Life-or-death decisions fall on the shoulders of health professionals every day. Topics like informed consent, divergent religious beliefs and scarcity of life-saving donor organs are emotionally charged, understandably complicating decision-making when it comes to caring for the sick.
Just three decades ago health-care teams had minimal ethics training, but thanks to forward-thinking scholars like John Dossetor―founder of the University of Alberta’s Bioethics Centre, later renamed the John Dossetor Health Ethics Centre―a national curriculum was developed to train physicians to grapple with the moral pitfalls of health care.
Dossetor, an award-winning professor emeritus of nephrology and bioethics at the Faculty of Medicine & Dentistry, Member of the Order of Canada and founding member of six Canadian health-care societies, has inspired generations of scholars at the U of A including today’s UAlberta transplant leaders―Philip Halloran, Dossetor’s successor as divisional director of nephrology and recent Prix Galien winner; James Shapiro, the leader of the original Edmonton Protocol islet transplant team, now investigating the use of stem cells during the transplantation procedure; and Lori West, director of the Alberta Transplant Institute and Canadian National Transplant Research Project.
The U of A currently ranks sixth in the world in transplantation according to the Center for World University Rankings. The U of A’s rise in the transplant rankings is the result of decades of close collaboration between pioneering researchers like Dossetor and Alberta Health Services’ physicians, nurses, lab pathologists and surgeons.
Dossetor, 93, has consulted on national health policies for issues like abortion, research ethics, HIV and AIDS treatment, blood and tissue donation, and end-of-life care. He has ignited discussions on social accountability and changed the face of medical education in Canada.
On August 22, 2018, his distinguished career will be honoured with a Canadian Medical Association (CMA) Medal of Service, one of the highest honours bestowed by the CMA.
Taking a gamble to save lives
In 1958, Dossetor made Canadian medical history at McGill University by coordinating the first kidney transplant from a living donor in Canada and the British Commonwealth. Nola Johnson was just 15 years old, and her gift granted 29 more years of life to her ailing twin sister, Moira. Nola’s age posed an ethical dilemma. Could a minor consent to a procedure that could save her sister’s life? And how long would the living donor live? At that time, these were questions without clear answers.
(Right: UAlberta Kidney Transplant Team - Top Row: Ray Ulan, John Dossetor, Rex Boake, William Lakey; Bottom Row: Thavisakdi (Ted) Kovithavongs, Kelvin Bettcher, Frances Harley. Courtesy of Medical Photography, University of Alberta Hospital)
Recognizing the need to raise awareness about the life-saving potential of kidney transplants, Dossetor simultaneously co-founded the kidney transplant program at McGill University, and the Kidney Foundation of Canada in 1964. Today, the Kidney Foundation of Canada has invested more than $115 million into life-changing research.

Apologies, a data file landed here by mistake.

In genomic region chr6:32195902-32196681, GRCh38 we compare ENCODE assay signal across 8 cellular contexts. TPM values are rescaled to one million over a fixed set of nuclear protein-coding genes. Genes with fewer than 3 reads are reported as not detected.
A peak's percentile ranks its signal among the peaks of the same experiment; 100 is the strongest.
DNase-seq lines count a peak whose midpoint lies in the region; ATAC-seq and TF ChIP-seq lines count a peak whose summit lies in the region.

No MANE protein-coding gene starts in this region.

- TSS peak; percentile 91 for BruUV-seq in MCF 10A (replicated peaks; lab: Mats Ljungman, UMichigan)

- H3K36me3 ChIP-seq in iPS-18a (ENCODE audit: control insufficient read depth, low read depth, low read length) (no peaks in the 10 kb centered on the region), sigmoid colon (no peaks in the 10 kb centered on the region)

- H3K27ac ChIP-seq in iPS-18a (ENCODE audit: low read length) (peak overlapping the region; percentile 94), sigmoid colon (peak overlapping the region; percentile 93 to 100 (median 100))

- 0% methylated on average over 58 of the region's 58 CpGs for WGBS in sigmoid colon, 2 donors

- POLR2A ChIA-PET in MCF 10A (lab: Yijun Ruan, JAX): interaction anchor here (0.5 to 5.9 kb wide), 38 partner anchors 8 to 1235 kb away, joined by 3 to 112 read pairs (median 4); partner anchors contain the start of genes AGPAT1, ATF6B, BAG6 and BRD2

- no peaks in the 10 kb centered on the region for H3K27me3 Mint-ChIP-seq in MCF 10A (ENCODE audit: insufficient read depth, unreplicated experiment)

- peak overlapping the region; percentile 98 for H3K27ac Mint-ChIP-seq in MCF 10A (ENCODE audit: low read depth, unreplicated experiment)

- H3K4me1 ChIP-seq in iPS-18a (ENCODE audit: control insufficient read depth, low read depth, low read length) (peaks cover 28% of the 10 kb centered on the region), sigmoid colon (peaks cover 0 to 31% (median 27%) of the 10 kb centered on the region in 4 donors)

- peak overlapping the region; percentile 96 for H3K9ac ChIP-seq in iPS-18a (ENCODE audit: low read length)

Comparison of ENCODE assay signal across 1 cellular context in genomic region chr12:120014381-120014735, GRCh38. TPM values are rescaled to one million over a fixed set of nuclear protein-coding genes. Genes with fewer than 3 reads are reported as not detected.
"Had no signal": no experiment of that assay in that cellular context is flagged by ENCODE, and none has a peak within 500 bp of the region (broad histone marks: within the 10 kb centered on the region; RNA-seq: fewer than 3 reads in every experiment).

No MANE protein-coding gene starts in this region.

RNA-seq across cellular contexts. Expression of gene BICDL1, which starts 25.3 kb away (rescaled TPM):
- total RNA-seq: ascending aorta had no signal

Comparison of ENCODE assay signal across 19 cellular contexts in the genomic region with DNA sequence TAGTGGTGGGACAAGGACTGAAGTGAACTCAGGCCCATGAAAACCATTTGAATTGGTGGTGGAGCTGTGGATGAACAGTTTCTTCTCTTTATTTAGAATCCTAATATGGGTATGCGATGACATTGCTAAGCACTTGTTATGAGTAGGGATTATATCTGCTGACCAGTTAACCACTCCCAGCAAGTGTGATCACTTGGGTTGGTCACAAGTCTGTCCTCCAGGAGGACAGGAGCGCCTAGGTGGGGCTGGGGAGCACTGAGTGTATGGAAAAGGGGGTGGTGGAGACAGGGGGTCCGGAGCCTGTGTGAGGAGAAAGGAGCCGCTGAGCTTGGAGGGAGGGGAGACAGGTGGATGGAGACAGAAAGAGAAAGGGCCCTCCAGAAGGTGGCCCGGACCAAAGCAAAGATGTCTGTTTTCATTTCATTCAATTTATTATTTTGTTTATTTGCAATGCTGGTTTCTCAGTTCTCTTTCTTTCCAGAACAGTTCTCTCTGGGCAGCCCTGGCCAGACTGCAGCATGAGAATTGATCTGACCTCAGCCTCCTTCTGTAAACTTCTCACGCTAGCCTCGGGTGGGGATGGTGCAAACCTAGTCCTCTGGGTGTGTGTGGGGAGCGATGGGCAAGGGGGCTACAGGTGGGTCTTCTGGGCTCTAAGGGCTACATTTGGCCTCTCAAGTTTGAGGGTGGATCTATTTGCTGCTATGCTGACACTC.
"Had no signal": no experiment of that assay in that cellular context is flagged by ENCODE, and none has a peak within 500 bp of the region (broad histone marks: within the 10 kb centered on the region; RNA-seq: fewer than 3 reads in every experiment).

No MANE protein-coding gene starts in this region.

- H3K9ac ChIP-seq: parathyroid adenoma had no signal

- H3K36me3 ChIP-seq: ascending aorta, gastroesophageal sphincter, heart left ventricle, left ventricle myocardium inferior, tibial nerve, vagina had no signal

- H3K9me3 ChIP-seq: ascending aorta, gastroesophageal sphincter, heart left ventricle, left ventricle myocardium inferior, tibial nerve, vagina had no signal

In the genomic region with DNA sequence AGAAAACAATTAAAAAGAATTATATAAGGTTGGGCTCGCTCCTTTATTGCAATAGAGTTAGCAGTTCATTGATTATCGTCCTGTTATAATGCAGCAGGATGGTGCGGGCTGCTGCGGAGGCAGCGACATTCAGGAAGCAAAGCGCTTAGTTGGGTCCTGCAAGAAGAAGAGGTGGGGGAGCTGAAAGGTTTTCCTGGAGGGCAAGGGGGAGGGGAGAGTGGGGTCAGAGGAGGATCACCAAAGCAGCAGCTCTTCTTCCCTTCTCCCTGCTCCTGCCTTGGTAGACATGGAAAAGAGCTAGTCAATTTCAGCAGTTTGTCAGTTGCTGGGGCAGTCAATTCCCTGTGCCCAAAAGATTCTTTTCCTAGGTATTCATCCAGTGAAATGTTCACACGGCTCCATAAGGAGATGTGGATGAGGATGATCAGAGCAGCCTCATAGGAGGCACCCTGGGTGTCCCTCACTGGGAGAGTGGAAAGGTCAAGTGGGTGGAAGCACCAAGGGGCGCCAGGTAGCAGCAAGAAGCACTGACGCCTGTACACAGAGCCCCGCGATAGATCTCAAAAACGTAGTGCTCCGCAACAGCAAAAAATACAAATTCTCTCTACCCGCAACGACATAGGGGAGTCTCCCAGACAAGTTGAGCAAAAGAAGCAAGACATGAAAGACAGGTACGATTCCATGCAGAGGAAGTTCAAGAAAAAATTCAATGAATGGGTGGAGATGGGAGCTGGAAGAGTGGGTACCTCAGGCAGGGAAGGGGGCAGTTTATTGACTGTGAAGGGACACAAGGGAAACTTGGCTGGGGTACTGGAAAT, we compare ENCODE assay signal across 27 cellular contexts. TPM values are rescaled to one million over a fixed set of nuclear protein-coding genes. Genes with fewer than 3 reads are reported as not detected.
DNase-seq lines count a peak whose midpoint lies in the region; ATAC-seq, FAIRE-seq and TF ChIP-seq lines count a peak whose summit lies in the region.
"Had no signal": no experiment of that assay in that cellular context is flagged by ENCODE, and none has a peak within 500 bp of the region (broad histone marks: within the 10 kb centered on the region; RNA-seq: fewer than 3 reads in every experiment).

Armed with new knowledge and national research funding from the Medical Research Council (MRC) of Canada―now called the Canadian Institutes of Health Research (CIHR)―Dossetor was recruited to the U of A’s Department of Medicine in 1969 as the divisional director of nephrology and immunology, where he established a longstanding tradition of research and mentorship.
Confronting the morality of caring for the sick
(Below: John Dossetor, 1985. Courtesy of Medical Photography, University of Alberta Hospital)
In 1984 to 1985, Dossetor studied with bioethics experts in San Francisco, Montréal and New York, leading him to become the first professor of bioethics at the U of A at the age of 60. His early ethics work promoted a spirit of collaboration in Alberta, where he championed initiatives like the Provincial Health Ethics Network. He acted as connector between organizations―including the University of Alberta Hospital, Alberta Health Services, the Alberta Association of Registered Nurses and the Capital Health Authority in order to establish professional standards of ethical research and patient care.
According to Dossetor’s 2005 memoir, Beyond the Hippocratic Oath, ethical questions ought to evolve in tandem with new scientific discoveries, and are therefore never truly resolved.
“We should anticipate that our values will evolve further in the future,” Dossetor wrote. “Just as we know they have evolved from the past. Indeed, we should welcome this moral uncertainty.”
The challenges of selecting recipients for donated organs, sourcing eligible donors and assessing quality of life for patients are ever present in health-care professions, but with research driven by courageous hearts and curious minds like Dossetor’s, advances in science are driving us toward innovative solutions.